2022 Hurricane Checklist – Preparing for the 2022 Hurricane Season
Preparing for the 2022 hurricane season
On June 1, the 2022 Hurricane season will begin. Before a storm, it is best to be prepared. An above-average 2022 season is expected by meteorologists and as always, state and local officials are getting residents prepared for possible storms.
This year, the National Oceanic and Atmospheric Administration is calling for an above-average Atlantic Hurricane Season. The forecast includes 14 to 21 named storms with 6 to 10 hurricanes – 3 to 6 being major. At a press conference on Tuesday, May 24, the NOAA detailed their initial outlook on the 2022 season and shared advice on how the public can prepare. The State of Florida has numerous resources for residents before, during and after any storm. Below is a list of ways to prepare ahead of any potential hurricanes.
Below, we’ve outfitted the perfect list with all the essentials you need, to prepare yourself, your family, and your neighbors for the 2022 Hurricane Season
What to Bring/Include in your 2022 Hurricane Season Prep Kit:
Being prepared means having your own food, water and other supplies to last for at least 72 hours in your 2022 Hurricane Season Prep Kit.
A disaster supplies kit is a collection of basic items your household may need in the event of an emergency.
- Water (one gallon per person per day for at least three days, for drinking and sanitation)
- Food (at least a three-day supply of non-perishable food)
- Battery-powered or hand-crank radio and a NOAA Weather Radio with tone alert
- First aid kit
- Extra batteries
- Whistle (to signal for help)
- Dust mask (to help filter contaminated air)
- Plastic sheeting and duct tape
- Moist towelettes, garbage bags and plastic ties (for personal sanitation)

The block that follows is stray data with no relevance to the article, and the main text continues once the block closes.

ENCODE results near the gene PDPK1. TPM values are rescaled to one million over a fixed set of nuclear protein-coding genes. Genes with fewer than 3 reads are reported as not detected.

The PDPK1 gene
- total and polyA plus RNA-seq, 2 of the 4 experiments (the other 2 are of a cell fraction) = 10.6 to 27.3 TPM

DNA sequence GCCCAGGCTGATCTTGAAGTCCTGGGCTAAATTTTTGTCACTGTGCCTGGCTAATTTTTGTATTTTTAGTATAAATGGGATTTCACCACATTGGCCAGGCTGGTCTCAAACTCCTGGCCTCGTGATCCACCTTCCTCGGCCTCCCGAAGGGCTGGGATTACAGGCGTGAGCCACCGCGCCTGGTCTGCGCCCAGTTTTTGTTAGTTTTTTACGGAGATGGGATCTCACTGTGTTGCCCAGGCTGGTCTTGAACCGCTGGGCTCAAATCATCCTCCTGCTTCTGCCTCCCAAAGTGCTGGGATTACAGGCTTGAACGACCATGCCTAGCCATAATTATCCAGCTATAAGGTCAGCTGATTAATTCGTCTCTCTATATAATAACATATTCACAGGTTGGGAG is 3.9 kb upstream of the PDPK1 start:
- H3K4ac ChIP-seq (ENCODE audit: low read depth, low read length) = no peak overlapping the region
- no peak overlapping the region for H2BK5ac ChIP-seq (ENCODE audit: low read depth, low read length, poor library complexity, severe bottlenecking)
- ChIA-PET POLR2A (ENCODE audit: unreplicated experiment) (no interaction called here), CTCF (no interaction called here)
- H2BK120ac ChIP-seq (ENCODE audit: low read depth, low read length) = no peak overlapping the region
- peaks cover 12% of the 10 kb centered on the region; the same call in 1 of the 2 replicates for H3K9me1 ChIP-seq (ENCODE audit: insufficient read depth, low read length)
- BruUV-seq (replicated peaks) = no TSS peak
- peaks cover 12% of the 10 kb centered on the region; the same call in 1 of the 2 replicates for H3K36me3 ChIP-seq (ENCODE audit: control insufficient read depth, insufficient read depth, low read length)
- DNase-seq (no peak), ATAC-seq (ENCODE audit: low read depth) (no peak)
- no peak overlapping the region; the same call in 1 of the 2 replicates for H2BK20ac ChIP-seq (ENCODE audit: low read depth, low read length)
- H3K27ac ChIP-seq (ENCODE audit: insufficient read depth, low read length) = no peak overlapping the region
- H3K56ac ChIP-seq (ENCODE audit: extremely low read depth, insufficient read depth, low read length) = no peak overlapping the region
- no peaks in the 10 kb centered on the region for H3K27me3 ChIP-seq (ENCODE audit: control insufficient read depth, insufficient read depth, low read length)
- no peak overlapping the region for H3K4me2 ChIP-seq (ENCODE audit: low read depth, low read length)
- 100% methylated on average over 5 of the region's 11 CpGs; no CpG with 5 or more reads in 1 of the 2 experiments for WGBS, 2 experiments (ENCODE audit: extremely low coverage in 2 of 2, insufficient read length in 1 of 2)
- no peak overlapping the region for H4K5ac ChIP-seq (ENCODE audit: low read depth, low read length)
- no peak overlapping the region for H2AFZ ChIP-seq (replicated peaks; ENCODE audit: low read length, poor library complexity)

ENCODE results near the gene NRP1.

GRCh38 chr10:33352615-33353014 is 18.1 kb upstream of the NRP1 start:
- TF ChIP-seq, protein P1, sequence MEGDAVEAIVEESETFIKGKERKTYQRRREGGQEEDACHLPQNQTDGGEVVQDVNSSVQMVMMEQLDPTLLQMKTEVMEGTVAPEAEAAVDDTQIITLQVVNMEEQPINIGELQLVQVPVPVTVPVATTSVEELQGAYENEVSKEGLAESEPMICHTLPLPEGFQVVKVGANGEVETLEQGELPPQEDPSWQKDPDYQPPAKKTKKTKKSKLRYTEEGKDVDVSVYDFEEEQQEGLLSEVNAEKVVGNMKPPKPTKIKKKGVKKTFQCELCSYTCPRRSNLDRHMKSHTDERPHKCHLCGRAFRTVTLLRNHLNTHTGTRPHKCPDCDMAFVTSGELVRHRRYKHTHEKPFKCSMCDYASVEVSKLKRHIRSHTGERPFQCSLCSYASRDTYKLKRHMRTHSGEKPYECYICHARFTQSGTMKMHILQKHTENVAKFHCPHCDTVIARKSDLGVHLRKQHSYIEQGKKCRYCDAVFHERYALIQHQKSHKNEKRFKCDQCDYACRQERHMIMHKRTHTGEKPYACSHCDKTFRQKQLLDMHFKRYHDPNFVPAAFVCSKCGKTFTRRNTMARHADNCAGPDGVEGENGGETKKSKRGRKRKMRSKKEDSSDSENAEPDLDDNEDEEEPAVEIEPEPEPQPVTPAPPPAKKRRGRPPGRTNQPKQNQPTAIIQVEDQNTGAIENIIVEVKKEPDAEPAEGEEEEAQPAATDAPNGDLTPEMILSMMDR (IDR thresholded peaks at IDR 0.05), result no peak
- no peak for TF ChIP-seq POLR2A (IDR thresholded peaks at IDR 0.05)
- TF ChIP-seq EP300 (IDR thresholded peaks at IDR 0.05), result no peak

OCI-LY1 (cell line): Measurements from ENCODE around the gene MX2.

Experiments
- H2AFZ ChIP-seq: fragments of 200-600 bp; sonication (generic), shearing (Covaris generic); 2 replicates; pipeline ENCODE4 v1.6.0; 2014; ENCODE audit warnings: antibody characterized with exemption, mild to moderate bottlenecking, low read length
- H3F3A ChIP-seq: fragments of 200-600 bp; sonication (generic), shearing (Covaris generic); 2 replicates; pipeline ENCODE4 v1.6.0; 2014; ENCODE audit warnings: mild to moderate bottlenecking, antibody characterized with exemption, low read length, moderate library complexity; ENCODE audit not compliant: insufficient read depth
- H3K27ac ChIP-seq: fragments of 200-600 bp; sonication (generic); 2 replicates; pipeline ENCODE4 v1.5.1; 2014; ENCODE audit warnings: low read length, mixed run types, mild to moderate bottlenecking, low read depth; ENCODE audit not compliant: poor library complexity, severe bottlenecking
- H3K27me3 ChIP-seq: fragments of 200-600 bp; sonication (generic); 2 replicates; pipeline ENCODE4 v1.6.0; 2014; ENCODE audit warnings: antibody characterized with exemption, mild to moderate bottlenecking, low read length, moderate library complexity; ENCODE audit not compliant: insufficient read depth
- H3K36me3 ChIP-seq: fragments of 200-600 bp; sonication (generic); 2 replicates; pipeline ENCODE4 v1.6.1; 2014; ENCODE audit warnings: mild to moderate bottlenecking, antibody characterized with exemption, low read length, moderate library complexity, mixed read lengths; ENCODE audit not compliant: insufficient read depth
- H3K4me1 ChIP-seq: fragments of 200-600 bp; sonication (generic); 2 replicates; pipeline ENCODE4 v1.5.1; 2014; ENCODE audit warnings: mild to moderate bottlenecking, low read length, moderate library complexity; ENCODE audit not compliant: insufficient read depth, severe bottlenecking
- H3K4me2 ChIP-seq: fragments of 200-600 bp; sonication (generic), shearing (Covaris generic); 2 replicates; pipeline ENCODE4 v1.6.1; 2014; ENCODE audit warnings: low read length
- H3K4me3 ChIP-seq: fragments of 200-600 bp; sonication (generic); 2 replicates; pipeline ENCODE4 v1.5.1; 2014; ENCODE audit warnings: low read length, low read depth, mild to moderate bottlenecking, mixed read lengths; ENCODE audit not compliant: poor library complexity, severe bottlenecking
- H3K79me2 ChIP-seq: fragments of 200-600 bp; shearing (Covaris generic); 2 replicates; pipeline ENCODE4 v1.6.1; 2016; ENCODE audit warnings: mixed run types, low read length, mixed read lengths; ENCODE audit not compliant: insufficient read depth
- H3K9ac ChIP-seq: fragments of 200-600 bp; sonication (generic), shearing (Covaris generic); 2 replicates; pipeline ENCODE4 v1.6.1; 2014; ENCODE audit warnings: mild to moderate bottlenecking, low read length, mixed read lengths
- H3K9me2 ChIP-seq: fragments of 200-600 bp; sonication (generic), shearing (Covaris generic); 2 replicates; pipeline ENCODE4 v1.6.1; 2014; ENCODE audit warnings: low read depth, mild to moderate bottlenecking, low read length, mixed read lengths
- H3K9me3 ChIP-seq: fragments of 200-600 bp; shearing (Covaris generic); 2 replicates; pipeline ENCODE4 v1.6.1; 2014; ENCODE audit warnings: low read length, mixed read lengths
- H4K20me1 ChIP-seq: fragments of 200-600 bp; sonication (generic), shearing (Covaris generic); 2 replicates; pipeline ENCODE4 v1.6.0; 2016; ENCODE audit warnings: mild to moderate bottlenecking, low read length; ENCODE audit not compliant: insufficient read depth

- Wrench or pliers
- Manual can opener (for food)
- Local maps
- Cell phone with chargers and a backup battery
After a Hurricane, make sure to…
Once a hurricane passes through the area, it may not be safe to return to your home after an evacuation. Here are some guidelines to follow once officials give the all-clear:
- Continue listening to your local South Florida news station like NBC Miami (https://www.nbcmiami.com/), for the latest updates.
- If you evacuated, return home only when officials say it is safe.
- Once home, drive only if necessary. Avoid flooded roads and washed-out bridges.
- If you must go out, be aware of fallen objects on the road, downed power lines.
- Keep an eye out for weakened walls, bridges, roads and sidewalks that could collapse.
- Walk carefully around the outside of your home to check for loose power lines, gas leaks and damage.
- Stay out of any building if you smell gas, or if floodwaters are still around the building. Also, do not go into the building or home if it was damaged by fire, or if authorities say it isn’t safe.
- Carbon monoxide poisoning is one of the leading causes of death after storms in areas dealing with power outages. Never use a portable generator inside of your home or in a garage.
- Use battery-powered flashlights. DO NOT use candles. Turn on your flashlight before entering an empty building. The batter could produce a spark that could ignite leaking gas.
Securing yourself and your home
- For insurance purposes, know your hurricane deductible & have your insurance documents with you.
- Take pictures of each room of your house and email it to yourself, that way you have a digital copy of your belongings in the house prior to a hurricane.
- Store your carrier/insurance agents contact info in your phone so you know where to call if you need to make a claim. Many carriers set up specific hotlines for catastrophic claims. Also, make sure your carrier has your best phone number and email address.
- Gather financial and critical personal, household and medical information.
- Consider saving money in an emergency savings account that could be used in any crisis. Keep a small amount of cash at home in a safe place. It is important to have small bills on hand because ATMs and credit cards may not work during a disaster when you need to purchase necessary supplies, fuel or food.
- Obtain property (homeowners or renters), health and life insurance if you do not have them. Not all insurance policies are the same. Review your policy to make sure the amount and types of coverage you have meets the requirements for all possible hazards.
SAVE THIS CHECKLIST & SHARE WITH FRIENDS TO MAKE SURE EVERYONE IS READY